No One Is Talking About This

February 13, 2022


From reviews on the internet, it is clear that this is a polarizing book. Yet when I picked up No One Is Talking About This I wanted to like this book. The title, the author, the nomination on the Booker Prize shortlist were all promising cues. Regrettably, this book broke me. For me, it was challenging to read. Whether that’s because of my dwindling attention span- thanks to social media- or simply the writing format or both, I can’t say. Yet I persevered with the help of this guide that explains the references to memes in the book.

Lockwood is quirky, witty, and clever. However, I only witness Lockwood’s brilliance every couple of blurbs. There are too many extreme American and extreme popular culture references that I have little to no context for- thanks to me for abandoning social media in 2020. Some of the recurring issues (that I caught on) that she examines include Trump (who is only alluded to as ‘The Dictator’), the misery of being anything except male, our frivolous attitude towards climate change. But by far the theme that dominates this landscape of blurbs is a critique of society’s slavish technological etiquette.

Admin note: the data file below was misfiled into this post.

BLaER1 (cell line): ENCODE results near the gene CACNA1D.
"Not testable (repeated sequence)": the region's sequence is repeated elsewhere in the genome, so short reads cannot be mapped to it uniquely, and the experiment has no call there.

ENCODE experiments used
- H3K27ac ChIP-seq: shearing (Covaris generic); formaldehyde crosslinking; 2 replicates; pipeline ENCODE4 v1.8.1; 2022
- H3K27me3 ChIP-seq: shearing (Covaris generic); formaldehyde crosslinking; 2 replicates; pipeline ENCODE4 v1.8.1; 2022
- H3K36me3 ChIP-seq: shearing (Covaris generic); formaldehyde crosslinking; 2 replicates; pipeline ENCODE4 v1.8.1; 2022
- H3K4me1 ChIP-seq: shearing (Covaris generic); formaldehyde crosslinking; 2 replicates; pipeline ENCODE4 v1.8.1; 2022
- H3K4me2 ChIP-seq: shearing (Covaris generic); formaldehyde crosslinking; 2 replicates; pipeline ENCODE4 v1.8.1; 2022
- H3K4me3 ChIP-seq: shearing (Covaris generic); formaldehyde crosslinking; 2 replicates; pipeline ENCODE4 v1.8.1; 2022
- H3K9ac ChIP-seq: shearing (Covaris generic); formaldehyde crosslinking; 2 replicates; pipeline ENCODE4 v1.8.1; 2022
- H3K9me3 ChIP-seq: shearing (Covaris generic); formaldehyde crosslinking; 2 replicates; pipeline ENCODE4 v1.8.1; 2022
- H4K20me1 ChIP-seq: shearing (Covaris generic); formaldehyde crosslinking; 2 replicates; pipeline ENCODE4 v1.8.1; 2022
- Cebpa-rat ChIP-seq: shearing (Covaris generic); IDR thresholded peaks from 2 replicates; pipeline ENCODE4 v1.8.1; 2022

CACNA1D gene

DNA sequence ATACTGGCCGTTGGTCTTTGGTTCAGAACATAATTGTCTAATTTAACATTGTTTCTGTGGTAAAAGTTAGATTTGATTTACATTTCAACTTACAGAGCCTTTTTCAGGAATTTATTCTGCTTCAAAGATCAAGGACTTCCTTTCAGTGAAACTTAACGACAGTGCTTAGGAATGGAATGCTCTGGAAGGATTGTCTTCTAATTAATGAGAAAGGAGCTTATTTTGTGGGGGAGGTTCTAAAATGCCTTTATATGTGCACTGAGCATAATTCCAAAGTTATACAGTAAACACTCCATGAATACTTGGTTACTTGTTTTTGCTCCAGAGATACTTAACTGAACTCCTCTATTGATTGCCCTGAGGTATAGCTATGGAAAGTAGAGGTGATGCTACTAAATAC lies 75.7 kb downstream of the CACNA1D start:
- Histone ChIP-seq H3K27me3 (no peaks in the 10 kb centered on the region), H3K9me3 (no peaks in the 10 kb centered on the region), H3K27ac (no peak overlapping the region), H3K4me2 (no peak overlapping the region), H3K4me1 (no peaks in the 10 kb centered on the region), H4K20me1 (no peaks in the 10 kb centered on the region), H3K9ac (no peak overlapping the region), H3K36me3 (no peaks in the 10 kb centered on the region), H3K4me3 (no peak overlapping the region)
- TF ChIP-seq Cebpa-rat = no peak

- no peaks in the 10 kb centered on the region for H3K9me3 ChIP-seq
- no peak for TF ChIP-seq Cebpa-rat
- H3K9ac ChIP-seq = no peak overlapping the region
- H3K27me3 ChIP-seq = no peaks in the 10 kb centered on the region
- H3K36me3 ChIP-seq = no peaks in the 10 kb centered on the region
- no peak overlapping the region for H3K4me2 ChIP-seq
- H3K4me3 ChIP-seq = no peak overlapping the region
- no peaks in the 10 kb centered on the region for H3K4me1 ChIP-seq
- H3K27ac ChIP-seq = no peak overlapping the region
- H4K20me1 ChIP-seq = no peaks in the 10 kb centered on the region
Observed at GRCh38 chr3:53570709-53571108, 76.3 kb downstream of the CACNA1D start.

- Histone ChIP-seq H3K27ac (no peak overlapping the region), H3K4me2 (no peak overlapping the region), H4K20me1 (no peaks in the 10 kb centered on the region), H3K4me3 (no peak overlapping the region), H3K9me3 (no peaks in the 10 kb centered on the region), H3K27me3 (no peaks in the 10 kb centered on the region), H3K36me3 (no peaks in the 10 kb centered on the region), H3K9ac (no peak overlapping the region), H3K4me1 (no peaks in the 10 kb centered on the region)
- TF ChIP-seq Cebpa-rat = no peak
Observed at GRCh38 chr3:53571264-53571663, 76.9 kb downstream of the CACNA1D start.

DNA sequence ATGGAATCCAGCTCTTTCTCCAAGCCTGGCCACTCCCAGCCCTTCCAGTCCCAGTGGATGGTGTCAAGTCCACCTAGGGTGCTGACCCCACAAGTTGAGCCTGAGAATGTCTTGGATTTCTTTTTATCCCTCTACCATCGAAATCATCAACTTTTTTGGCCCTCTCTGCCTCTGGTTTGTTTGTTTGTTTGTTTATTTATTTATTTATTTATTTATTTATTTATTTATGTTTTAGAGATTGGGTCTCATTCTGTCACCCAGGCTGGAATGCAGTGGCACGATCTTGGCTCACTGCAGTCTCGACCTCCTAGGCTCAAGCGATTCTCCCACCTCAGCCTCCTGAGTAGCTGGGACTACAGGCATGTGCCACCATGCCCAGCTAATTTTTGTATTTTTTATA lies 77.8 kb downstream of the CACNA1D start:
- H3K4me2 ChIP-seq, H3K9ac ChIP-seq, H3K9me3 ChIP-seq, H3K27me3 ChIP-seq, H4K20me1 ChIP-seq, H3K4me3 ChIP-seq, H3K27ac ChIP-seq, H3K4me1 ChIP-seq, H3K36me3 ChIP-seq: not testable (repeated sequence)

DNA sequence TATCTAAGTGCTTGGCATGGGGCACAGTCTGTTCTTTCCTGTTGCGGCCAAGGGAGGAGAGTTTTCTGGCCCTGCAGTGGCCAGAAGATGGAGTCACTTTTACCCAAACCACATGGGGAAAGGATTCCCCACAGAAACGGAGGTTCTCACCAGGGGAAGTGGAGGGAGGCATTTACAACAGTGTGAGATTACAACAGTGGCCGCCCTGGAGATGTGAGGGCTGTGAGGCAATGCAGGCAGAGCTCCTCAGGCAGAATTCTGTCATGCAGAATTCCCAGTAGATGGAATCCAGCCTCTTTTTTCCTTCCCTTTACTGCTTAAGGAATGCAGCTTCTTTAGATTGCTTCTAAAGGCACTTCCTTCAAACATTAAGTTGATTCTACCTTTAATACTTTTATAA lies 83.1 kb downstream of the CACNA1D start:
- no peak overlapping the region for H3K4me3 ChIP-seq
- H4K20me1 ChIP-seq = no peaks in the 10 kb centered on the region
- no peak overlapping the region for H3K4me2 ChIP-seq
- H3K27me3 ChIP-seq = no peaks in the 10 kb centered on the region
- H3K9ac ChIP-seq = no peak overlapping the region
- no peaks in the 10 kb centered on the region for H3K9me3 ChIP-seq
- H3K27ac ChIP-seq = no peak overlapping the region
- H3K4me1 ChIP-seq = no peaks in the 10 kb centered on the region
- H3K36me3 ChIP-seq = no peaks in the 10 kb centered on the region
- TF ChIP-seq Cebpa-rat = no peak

Part one of the book starts off from the point of view of an unnamed narrator. It seemed as if a confused stream of consciousness and loosely held together non-sequiturs were being flung at me successively. Part two has some semblance of a plot- the narrator’s niece was born with complications. I understand that Lockwood’s intention is to juxtapose that poignancy of real life and the nonchalance of social media. Sad to say that this was not my cup of tea.

Made with lots of ♥️ and